President Recep Tayyip Erdoğan of Turkey has just won another term as chief executive.
However, opposition to his autocratic ways is growing, and he was forced into a runoff election.
Significant strains continue to characterize relations between Turkey and the United States.
These include Turkey’s refusal so far to allow Sweden to join NATO.
There is no denying the importance of the two nations. The U.S. possesses the largest and most productive economy in the world, along with the most substantial and objectively powerful military.
Turkey remains a bulwark against Islamic extremism and traditionally a reliable ally of the U.S., both within and well beyond NATO. Turkish culture emphasizes effectiveness in war, and the national history in that realm is impressive and undeniable.
Mr. Erdoğan is autocratic and has expanded presidential executive power. Yet he has done this through constitutional reforms, not arbitrarily. Elections are held, though freedom of expression has been curtailed.
In 2016, he demonstrated personal courage in thwarting an attempted military coup. Contemporary social media permitted him effectively to spur resistance to the takeover.
Turkey’s continuing significance for the U.S. and the wider international community is a result of central objective facts, undeniable whatever one’s editorial opinions.
In contrast to some other Middle Eastern nations, Turkey has been fundamentally modernizing the economy. This includes expanding trade and investment, reaching significantly into Central Asia as well as Europe.
Additionally, Turkey has been able to maintain reasonably good cooperative relations at the working level in Europe and the U.S.
Economic development reinforces security relationships and influence.
NATO ties remain important. The Turkish military is the second largest in NATO, after the United States. Turkey was a major combatant in the Korean War. In Afghanistan, the nation was a leader. Turkey oversees vital sea and land routes, including the Bosporus Strait.
Finally, Turkey represents a marriage of firmly rooted Islamic religious and cultural traditions with Western government and economy. This draws on the nation’s Ottoman heritage of combining religious and secular dimensions. Terrorist groups have not gained support and Islamic extremism remains weak.
In “Lords of the Horizon – A History of the Ottoman Empire,” Jason Goodwin notes that he is writing “about a people who do not exist. The word ‘Ottoman’ does not describe a place. Nobody nowadays speaks their language… (Yet( for six hundred years the Ottoman empire swelled and declined.” (1998 edition, p. xiii).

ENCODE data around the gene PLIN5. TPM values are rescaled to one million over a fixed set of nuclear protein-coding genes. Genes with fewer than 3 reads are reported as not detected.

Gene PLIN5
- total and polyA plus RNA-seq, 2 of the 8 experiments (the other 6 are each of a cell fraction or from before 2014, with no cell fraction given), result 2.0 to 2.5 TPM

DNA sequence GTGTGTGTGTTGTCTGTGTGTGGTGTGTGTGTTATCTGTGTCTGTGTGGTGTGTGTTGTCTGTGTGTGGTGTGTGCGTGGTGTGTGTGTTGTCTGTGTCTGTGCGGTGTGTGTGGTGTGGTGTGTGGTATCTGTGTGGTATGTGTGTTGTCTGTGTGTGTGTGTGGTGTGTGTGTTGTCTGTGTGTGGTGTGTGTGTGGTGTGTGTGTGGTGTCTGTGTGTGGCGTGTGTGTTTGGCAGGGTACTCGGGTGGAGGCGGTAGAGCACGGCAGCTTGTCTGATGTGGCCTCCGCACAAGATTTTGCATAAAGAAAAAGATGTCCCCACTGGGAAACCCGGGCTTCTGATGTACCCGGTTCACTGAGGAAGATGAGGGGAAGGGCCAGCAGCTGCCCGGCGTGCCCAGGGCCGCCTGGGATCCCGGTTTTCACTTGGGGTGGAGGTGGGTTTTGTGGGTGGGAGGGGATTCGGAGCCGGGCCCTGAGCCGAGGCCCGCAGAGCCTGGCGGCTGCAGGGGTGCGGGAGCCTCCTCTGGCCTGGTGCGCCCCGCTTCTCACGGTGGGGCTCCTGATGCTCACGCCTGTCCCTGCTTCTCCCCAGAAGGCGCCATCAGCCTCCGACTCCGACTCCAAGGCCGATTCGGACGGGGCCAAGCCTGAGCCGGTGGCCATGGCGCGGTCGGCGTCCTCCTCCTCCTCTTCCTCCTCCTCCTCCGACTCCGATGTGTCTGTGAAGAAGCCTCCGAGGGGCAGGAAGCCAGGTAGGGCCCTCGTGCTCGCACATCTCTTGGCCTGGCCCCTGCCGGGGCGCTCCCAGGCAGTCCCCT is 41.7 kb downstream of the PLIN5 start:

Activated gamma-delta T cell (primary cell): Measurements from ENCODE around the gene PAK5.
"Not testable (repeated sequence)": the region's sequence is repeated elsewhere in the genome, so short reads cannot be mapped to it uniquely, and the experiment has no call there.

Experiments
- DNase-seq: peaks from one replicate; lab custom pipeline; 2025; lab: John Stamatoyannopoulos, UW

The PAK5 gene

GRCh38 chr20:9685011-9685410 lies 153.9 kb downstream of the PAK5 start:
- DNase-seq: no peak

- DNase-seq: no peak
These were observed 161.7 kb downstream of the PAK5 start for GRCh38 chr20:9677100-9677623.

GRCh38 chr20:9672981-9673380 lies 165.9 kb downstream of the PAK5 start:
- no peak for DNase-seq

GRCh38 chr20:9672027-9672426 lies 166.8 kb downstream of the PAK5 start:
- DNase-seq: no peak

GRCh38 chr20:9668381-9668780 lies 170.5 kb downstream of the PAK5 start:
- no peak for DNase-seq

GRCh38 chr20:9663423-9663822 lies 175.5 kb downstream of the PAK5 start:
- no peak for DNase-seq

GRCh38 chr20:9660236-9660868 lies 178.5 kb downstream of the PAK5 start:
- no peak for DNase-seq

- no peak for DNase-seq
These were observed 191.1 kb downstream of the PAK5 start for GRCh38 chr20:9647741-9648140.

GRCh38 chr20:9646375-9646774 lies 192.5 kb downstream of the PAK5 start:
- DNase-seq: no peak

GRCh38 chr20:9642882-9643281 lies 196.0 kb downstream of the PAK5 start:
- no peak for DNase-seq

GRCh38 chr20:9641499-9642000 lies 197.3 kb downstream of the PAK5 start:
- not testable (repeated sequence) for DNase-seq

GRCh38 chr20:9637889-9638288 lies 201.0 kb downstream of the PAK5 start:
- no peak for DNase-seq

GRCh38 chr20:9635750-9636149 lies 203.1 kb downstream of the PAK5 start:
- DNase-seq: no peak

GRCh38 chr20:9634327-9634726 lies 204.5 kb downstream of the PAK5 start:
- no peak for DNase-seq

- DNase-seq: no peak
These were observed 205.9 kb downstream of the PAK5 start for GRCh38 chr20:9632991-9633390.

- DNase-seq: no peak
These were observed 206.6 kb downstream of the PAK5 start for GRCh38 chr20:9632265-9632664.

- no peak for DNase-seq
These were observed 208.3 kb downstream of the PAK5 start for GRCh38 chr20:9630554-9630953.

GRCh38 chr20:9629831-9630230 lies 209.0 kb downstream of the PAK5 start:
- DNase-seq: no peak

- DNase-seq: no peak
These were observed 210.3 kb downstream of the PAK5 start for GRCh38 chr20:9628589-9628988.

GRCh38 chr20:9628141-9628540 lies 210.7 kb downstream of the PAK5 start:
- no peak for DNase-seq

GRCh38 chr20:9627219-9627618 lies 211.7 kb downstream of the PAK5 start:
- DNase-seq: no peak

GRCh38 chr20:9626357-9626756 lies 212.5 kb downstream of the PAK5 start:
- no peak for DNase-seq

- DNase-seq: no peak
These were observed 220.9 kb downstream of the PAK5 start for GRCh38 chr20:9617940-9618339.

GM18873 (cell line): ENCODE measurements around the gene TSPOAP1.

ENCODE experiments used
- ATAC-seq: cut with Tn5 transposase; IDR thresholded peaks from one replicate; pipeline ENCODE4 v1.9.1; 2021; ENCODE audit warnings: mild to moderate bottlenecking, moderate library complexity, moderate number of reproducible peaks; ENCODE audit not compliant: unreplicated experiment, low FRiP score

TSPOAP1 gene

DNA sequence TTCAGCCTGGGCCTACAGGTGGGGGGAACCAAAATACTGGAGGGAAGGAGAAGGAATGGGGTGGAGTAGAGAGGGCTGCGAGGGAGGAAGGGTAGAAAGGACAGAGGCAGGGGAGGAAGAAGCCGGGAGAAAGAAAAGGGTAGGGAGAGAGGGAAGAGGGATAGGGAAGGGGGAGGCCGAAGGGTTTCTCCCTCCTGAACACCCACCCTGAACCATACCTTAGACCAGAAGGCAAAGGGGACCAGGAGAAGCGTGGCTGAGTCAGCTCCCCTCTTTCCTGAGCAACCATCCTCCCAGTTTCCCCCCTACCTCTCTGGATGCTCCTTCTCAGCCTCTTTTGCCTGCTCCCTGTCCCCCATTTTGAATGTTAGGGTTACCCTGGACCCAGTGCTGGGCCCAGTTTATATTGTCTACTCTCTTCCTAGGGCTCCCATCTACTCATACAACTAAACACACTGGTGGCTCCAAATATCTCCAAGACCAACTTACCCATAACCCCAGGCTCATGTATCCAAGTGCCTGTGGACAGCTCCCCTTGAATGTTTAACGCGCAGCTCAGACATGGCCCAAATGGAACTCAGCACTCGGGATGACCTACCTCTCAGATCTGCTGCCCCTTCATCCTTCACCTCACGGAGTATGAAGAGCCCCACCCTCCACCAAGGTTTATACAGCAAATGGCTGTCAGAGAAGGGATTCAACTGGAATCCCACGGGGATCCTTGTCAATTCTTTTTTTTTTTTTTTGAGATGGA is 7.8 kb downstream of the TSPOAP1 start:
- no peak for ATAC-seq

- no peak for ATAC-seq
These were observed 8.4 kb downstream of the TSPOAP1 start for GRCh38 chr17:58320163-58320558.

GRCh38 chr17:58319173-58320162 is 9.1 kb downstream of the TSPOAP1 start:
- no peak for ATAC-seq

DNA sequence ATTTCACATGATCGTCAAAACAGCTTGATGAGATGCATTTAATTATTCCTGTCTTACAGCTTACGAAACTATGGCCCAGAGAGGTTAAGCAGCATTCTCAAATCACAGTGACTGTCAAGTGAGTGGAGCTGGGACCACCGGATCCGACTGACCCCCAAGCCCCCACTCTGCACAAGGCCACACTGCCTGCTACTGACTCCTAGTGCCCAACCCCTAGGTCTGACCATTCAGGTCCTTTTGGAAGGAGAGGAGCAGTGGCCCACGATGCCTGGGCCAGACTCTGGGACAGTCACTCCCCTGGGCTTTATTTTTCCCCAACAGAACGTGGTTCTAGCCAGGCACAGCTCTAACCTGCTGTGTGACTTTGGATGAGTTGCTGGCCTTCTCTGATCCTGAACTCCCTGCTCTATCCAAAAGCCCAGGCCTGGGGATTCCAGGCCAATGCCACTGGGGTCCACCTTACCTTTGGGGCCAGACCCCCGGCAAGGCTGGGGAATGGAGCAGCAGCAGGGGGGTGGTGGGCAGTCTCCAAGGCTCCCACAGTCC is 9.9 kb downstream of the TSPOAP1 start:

From the 13th century to the empire’s precipitous decline in the 19th century, the Ottoman territory — which crested at the Danube in Europe — was built on military success reinforced by secular executive practices, but not investment and trade.
While the Industrial Revolution initially passed Turkey by, that has changed significantly. Over the last decades of the 20th century, the economy became a powerhouse. Economic growth and investment became strong, both corruption and inflation were greatly reduced, and government red tape and bottlenecks were steadily opened.
Much of the credit belongs to reform Prime Minister and President Turgut Özal, who held office from 1983 to 1993. His relationship with President George H.W. Bush was particularly important during the 1990-91 Gulf War.
In 2015, Turkey hosted the influential G20. The nation must be a component of effective U.S. regional leadership.
U.S. influence in the Middle East peaked under President George H.W. Bush, with successful liberation of Kuwait from Iraq occupation and related diplomacy. Turkey was vital to that success.
Arthur I. Cyr is author of “After the Cold War – American Foreign Policy, Europe and Asia” (NYU Press and Palgrave/Macmillan). He is also the director of the Clausen Center at Carthage College in Kenosha, Wisc., and a Clausen Distinguished Professor. He welcomes questions and comments at firstname.lastname@example.org.